It's stated in my textbook that relativistic mass is conserved in collisions, even in inelastic ones. So if you have a particle with rest mass $m$ moving with speed $u$ (considerable fraction of the speed of light) in the lab frame and it collides with a stationary particle (as seen in lab frame) also of rest mass $m$ and it is given that the two particles coalesce into a new particle with rest mass $M$ (that moves with speed $v$ in the lab frame), then we can say that:

$\gamma(u)m+m=\gamma(v)M$

This is pretty much exactly what's written in my textbook. However, this inevitably leads to:

$\gamma(u)mc^2+mc^2=\gamma(v)Mc^2$

Therefore, this seems to show that the collision is elastic, as no energy is lost.

This has left me very confused, especially since it's shown here as well: http://www.feynmanlectures.caltech.edu/info/solutions/inelastic_relativistic_collision_sol_1.pdf

Could someone please help me to make sense of this?

## Best Answer

Elastic / inelastic refers not to conservation of energy but conservation of kinetic energy. In this case we have a incident particle with speed $u$ and energy $E$, mass $m$. We also have a stationary particle of mass $m$ and after the collision we will have a single particle of mass $M$. If the rest mass energy changes (i.e. $M \neq m$) then the kinetic energy must also have changed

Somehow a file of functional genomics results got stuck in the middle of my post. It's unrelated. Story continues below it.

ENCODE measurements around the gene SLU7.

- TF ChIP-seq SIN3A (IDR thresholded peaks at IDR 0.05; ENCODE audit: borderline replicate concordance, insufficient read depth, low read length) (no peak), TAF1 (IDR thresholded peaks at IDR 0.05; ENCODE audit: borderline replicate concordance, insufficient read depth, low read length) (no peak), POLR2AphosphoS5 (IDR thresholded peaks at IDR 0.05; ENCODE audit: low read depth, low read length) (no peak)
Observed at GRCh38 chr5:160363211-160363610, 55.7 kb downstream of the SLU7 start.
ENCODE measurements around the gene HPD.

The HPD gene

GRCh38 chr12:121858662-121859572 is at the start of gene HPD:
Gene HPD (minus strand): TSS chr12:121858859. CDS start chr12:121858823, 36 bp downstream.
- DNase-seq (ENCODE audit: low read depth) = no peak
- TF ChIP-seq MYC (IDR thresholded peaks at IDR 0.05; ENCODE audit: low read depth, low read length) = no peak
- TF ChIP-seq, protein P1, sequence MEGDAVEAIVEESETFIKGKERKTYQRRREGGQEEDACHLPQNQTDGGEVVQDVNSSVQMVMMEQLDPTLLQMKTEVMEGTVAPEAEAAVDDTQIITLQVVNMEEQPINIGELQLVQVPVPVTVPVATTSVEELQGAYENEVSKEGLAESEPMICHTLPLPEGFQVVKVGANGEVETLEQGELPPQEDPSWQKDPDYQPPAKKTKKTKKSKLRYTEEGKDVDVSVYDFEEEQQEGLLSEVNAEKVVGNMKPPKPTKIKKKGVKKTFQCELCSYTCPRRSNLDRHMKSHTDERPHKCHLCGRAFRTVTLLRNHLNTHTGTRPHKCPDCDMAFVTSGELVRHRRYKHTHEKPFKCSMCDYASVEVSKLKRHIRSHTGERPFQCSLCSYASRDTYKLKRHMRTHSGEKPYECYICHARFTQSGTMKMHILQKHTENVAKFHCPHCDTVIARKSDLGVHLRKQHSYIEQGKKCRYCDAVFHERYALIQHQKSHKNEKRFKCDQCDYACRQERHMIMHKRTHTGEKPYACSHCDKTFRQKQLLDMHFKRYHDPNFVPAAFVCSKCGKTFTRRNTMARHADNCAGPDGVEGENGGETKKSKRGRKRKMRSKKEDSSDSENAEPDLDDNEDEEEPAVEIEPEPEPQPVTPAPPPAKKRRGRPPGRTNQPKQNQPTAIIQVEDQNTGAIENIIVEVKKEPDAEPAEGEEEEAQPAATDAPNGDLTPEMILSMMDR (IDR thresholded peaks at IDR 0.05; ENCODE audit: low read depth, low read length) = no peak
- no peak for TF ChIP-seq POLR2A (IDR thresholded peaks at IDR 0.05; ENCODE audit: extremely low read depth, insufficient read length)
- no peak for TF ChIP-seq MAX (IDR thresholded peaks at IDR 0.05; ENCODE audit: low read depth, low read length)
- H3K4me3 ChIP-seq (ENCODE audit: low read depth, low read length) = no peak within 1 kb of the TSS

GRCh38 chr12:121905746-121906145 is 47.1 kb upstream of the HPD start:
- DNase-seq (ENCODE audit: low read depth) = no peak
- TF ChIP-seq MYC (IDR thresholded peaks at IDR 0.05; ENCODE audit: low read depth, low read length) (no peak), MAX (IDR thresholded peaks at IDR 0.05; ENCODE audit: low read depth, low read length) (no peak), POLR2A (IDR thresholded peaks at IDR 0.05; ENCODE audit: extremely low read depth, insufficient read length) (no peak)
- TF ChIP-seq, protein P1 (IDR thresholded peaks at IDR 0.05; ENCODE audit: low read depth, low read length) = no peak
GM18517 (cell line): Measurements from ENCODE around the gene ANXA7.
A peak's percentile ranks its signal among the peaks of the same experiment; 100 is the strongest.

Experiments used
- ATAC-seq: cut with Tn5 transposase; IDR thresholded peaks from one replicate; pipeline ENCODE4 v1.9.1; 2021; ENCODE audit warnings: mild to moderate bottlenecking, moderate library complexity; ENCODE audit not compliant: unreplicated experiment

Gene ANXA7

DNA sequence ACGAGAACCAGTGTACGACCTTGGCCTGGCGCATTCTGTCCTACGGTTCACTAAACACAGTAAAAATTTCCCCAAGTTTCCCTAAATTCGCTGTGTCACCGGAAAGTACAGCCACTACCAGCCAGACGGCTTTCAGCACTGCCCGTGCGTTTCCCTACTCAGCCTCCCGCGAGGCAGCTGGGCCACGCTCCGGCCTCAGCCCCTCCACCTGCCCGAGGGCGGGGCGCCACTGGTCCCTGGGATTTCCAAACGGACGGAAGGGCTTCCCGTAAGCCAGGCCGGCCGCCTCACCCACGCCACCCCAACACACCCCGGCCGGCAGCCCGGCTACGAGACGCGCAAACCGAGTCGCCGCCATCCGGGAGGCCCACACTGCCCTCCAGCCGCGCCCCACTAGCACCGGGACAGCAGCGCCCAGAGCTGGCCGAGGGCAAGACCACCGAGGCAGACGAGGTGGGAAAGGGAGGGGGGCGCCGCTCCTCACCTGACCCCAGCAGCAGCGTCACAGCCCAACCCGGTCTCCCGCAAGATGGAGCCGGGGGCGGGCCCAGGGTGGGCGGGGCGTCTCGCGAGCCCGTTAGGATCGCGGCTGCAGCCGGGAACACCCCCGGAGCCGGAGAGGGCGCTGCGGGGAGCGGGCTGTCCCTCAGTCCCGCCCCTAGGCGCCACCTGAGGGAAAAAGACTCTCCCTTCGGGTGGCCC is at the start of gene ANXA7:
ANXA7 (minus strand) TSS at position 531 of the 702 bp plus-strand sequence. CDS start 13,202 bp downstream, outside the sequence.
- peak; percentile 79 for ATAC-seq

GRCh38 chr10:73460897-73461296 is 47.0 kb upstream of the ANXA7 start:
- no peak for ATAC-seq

because total energy is always conserved.(In fact in relativity an increase in thermal energy which in Newtonian mechanics would just be described as energy lost to heat will be described as an increase in rest mass.)

To be explicit about your example one can show that the composite particle has mass:

$$M = \sqrt{2(1+\gamma)} m > 2m$$

And so the total rest mass energy is increasing, the total energy is constant and thus the kinetic energy has gone down.